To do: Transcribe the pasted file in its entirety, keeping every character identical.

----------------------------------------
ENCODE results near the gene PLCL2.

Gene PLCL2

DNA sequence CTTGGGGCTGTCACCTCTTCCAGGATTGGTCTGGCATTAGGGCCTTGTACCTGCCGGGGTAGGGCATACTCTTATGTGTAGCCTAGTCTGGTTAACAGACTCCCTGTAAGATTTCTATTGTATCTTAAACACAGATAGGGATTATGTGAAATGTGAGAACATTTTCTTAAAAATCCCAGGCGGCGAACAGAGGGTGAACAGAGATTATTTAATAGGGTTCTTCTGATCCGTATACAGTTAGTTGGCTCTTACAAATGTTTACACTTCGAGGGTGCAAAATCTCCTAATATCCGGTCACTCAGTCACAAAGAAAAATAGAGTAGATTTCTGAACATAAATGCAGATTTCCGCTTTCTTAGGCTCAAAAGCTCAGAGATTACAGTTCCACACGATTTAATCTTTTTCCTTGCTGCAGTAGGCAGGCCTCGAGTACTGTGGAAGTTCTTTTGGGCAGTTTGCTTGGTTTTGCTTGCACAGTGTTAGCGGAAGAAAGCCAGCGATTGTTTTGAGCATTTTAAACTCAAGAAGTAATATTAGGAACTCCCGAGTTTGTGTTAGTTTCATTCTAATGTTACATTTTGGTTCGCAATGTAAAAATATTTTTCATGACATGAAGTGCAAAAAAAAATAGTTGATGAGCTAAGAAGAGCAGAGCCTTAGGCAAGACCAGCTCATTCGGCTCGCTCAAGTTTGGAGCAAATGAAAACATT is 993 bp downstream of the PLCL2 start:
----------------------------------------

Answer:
ENCODE results near the gene PLCL2.

Gene PLCL2

DNA sequence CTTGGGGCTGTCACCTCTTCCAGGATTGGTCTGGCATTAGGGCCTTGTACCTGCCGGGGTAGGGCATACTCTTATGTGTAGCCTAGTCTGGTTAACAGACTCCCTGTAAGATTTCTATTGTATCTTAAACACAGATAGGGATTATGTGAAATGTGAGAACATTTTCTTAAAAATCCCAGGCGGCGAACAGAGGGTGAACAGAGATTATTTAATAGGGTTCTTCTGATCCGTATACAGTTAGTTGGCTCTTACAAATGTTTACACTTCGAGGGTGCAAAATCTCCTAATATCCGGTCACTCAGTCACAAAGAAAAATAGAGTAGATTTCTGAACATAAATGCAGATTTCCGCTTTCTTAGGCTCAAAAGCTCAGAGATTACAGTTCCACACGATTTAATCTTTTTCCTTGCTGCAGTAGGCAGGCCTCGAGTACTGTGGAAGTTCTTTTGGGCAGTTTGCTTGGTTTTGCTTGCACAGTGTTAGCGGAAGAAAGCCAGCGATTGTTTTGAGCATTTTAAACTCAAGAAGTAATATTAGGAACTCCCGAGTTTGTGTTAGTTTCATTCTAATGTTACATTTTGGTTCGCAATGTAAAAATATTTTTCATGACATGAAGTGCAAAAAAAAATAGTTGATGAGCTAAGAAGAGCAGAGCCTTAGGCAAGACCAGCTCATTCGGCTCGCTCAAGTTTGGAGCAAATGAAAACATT is 993 bp downstream of the PLCL2 start: